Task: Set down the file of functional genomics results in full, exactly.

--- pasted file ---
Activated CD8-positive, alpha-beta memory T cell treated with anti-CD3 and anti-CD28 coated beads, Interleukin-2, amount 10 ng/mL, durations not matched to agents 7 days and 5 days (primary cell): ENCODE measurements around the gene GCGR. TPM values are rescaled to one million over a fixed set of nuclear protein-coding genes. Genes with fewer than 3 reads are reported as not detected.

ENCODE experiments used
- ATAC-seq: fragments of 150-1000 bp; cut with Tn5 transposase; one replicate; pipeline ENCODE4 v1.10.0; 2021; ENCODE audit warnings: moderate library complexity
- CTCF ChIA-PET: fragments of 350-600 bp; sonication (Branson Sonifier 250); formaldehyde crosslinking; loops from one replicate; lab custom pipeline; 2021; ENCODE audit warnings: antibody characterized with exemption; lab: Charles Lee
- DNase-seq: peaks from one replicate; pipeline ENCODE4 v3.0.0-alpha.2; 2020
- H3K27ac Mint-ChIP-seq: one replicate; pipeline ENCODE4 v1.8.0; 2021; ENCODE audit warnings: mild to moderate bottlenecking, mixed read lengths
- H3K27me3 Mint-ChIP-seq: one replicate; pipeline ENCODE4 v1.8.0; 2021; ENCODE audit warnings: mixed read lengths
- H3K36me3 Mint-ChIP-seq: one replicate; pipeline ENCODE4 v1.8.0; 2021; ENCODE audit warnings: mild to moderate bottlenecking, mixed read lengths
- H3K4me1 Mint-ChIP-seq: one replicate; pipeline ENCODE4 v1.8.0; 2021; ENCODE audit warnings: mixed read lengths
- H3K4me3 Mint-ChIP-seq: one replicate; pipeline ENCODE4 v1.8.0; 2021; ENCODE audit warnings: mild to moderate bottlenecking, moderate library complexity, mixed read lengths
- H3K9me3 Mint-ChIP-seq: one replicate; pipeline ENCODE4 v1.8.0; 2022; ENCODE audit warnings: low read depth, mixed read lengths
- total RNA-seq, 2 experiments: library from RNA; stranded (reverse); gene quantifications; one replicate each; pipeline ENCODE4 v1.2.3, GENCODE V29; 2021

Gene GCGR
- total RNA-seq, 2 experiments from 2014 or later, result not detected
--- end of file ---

Activated CD8-positive, alpha-beta memory T cell treated with anti-CD3 and anti-CD28 coated beads, Interleukin-2, amount 10 ng/mL, durations not matched to agents 7 days and 5 days (primary cell): ENCODE measurements around the gene GCGR. TPM values are rescaled to one million over a fixed set of nuclear protein-coding genes. Genes with fewer than 3 reads are reported as not detected.

ENCODE experiments used
- ATAC-seq: fragments of 150-1000 bp; cut with Tn5 transposase; one replicate; pipeline ENCODE4 v1.10.0; 2021; ENCODE audit warnings: moderate library complexity
- CTCF ChIA-PET: fragments of 350-600 bp; sonication (Branson Sonifier 250); formaldehyde crosslinking; loops from one replicate; lab custom pipeline; 2021; ENCODE audit warnings: antibody characterized with exemption; lab: Charles Lee
- DNase-seq: peaks from one replicate; pipeline ENCODE4 v3.0.0-alpha.2; 2020
- H3K27ac Mint-ChIP-seq: one replicate; pipeline ENCODE4 v1.8.0; 2021; ENCODE audit warnings: mild to moderate bottlenecking, mixed read lengths
- H3K27me3 Mint-ChIP-seq: one replicate; pipeline ENCODE4 v1.8.0; 2021; ENCODE audit warnings: mixed read lengths
- H3K36me3 Mint-ChIP-seq: one replicate; pipeline ENCODE4 v1.8.0; 2021; ENCODE audit warnings: mild to moderate bottlenecking, mixed read lengths
- H3K4me1 Mint-ChIP-seq: one replicate; pipeline ENCODE4 v1.8.0; 2021; ENCODE audit warnings: mixed read lengths
- H3K4me3 Mint-ChIP-seq: one replicate; pipeline ENCODE4 v1.8.0; 2021; ENCODE audit warnings: mild to moderate bottlenecking, moderate library complexity, mixed read lengths
- H3K9me3 Mint-ChIP-seq: one replicate; pipeline ENCODE4 v1.8.0; 2022; ENCODE audit warnings: low read depth, mixed read lengths
- total RNA-seq, 2 experiments: library from RNA; stranded (reverse); gene quantifications; one replicate each; pipeline ENCODE4 v1.2.3, GENCODE V29; 2021

Gene GCGR
- total RNA-seq, 2 experiments from 2014 or later, result not detected